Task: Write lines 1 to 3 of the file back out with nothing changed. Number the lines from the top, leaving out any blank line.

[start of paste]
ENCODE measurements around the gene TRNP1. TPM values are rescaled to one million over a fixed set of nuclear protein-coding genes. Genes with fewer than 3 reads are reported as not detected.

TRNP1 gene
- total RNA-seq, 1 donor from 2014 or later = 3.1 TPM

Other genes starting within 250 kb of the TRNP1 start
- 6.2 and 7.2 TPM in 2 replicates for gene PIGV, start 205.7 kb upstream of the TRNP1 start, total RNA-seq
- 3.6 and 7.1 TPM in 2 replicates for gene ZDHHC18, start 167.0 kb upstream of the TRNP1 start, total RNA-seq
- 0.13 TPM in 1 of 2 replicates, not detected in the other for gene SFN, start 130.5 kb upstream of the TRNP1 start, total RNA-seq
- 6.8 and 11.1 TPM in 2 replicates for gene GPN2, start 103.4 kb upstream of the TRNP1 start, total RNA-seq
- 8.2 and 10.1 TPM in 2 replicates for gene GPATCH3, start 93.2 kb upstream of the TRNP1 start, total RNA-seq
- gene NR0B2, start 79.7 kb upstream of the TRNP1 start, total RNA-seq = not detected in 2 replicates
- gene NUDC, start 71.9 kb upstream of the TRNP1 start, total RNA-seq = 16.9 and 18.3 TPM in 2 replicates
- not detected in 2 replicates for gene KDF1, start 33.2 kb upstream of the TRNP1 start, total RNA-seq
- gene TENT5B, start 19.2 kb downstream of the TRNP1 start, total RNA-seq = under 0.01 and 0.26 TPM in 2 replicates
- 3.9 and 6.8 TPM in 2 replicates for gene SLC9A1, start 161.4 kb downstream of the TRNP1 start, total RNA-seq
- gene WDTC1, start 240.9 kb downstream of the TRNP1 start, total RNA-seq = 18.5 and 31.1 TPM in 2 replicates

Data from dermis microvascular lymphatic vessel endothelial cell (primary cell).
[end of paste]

ENCODE measurements around the gene TRNP1. TPM values are rescaled to one million over a fixed set of nuclear protein-coding genes. Genes with fewer than 3 reads are reported as not detected.

TRNP1 gene
- total RNA-seq, 1 donor from 2014 or later = 3.1 TPM